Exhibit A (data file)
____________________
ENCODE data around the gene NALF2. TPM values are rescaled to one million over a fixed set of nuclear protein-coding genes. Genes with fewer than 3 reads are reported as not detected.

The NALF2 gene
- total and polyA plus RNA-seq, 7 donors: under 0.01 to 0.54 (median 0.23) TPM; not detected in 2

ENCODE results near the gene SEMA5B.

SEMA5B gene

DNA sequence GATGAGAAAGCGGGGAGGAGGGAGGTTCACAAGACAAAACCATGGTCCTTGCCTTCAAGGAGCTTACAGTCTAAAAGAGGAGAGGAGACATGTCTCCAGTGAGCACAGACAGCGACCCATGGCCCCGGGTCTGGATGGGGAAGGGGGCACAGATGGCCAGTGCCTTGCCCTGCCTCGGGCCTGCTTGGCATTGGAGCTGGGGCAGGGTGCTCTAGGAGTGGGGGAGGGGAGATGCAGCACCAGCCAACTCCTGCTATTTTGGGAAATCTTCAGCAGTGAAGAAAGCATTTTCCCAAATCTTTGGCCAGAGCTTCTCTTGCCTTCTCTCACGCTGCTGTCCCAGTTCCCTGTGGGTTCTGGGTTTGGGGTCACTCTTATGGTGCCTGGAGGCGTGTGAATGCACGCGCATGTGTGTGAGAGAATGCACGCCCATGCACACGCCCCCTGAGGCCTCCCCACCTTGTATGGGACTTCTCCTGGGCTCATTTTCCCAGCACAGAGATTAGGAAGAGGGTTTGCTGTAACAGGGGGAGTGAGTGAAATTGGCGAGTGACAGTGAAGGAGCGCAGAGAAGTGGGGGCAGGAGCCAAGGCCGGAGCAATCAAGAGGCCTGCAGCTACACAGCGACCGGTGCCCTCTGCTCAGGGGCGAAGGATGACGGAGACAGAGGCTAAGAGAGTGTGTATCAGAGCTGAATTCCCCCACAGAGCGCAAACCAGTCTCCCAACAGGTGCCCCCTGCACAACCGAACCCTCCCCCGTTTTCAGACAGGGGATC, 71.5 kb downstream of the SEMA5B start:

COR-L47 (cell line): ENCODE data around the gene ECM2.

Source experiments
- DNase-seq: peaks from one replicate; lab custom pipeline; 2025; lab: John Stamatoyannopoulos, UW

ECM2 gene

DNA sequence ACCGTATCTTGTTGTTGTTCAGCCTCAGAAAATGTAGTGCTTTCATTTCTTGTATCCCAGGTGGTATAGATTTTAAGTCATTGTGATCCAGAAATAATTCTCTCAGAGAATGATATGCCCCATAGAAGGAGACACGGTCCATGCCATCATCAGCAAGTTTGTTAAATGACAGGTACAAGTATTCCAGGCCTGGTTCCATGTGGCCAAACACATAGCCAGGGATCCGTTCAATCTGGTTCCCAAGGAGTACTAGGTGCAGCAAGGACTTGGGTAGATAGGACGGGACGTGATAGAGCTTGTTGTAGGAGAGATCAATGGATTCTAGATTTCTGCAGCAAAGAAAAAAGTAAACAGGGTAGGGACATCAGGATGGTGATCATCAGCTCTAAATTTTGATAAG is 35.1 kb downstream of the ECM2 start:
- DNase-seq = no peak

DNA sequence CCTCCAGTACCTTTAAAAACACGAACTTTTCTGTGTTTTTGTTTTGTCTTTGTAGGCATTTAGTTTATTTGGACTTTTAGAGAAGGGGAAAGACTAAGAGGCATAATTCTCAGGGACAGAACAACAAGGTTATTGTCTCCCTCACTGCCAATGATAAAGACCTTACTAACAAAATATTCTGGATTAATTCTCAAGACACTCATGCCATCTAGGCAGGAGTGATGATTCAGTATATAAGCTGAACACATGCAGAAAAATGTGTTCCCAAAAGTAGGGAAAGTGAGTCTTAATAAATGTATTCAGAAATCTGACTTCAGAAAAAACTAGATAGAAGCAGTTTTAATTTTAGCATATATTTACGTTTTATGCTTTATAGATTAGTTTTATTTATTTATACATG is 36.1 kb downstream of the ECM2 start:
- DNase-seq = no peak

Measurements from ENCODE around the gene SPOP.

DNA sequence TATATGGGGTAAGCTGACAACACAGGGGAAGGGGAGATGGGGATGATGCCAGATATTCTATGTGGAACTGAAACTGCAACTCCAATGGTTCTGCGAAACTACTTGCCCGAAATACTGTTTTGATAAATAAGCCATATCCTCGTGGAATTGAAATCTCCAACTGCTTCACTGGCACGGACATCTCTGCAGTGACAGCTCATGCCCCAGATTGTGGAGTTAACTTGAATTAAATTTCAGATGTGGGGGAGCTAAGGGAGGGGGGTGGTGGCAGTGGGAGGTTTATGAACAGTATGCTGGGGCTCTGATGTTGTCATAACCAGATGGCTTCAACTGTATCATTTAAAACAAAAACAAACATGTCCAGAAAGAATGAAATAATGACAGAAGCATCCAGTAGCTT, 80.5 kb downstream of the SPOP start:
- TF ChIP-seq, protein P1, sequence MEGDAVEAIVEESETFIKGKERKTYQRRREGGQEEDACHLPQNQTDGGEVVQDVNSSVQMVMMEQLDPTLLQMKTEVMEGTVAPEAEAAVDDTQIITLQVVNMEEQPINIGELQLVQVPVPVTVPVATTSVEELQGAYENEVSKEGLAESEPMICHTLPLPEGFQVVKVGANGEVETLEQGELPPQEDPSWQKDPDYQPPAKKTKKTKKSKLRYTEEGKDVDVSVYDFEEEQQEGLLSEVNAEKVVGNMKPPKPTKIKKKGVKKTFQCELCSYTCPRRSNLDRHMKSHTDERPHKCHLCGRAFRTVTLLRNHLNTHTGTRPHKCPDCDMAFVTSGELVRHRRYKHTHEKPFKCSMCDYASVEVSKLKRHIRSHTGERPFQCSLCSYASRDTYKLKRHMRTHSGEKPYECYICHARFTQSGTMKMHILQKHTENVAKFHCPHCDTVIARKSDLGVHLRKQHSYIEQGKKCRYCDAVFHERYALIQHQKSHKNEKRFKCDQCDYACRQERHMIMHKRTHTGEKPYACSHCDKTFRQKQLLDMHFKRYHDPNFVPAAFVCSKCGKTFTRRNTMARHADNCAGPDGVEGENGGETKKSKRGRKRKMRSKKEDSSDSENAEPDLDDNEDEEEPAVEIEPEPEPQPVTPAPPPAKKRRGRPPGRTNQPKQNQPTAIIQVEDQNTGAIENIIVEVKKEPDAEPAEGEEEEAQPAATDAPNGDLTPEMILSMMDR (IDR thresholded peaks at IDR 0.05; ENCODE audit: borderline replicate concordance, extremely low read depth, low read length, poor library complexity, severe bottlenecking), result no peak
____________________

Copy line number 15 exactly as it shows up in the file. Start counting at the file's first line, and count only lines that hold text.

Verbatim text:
Measurements from ENCODE around the gene SPOP.